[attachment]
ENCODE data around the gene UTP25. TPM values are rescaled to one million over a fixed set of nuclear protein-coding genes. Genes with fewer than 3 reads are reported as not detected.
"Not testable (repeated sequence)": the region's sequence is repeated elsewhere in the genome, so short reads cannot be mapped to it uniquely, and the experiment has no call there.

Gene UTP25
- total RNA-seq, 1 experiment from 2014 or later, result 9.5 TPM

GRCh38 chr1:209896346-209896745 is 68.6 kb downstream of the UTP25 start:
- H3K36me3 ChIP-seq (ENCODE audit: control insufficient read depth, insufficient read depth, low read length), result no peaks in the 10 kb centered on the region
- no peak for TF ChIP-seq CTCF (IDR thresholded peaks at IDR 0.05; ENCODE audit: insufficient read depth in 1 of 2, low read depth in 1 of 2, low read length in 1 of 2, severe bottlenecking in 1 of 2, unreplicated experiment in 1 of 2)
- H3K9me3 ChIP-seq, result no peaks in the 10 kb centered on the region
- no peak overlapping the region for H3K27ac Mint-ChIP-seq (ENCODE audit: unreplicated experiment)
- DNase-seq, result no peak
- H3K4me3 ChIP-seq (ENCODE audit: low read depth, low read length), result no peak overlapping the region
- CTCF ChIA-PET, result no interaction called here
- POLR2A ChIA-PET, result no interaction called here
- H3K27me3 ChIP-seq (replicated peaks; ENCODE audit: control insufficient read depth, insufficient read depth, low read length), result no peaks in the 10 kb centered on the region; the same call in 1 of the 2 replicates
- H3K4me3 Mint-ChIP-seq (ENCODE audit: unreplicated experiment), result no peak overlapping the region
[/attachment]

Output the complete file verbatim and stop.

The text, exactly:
ENCODE data around the gene UTP25. TPM values are rescaled to one million over a fixed set of nuclear protein-coding genes. Genes with fewer than 3 reads are reported as not detected.
"Not testable (repeated sequence)": the region's sequence is repeated elsewhere in the genome, so short reads cannot be mapped to it uniquely, and the experiment has no call there.

Gene UTP25
- total RNA-seq, 1 experiment from 2014 or later, result 9.5 TPM

GRCh38 chr1:209896346-209896745 is 68.6 kb downstream of the UTP25 start:
- H3K36me3 ChIP-seq (ENCODE audit: control insufficient read depth, insufficient read depth, low read length), result no peaks in the 10 kb centered on the region
- no peak for TF ChIP-seq CTCF (IDR thresholded peaks at IDR 0.05; ENCODE audit: insufficient read depth in 1 of 2, low read depth in 1 of 2, low read length in 1 of 2, severe bottlenecking in 1 of 2, unreplicated experiment in 1 of 2)
- H3K9me3 ChIP-seq, result no peaks in the 10 kb centered on the region
- no peak overlapping the region for H3K27ac Mint-ChIP-seq (ENCODE audit: unreplicated experiment)
- DNase-seq, result no peak
- H3K4me3 ChIP-seq (ENCODE audit: low read depth, low read length), result no peak overlapping the region
- CTCF ChIA-PET, result no interaction called here
- POLR2A ChIA-PET, result no interaction called here
- H3K27me3 ChIP-seq (replicated peaks; ENCODE audit: control insufficient read depth, insufficient read depth, low read length), result no peaks in the 10 kb centered on the region; the same call in 1 of the 2 replicates
- H3K4me3 Mint-ChIP-seq (ENCODE audit: unreplicated experiment), result no peak overlapping the region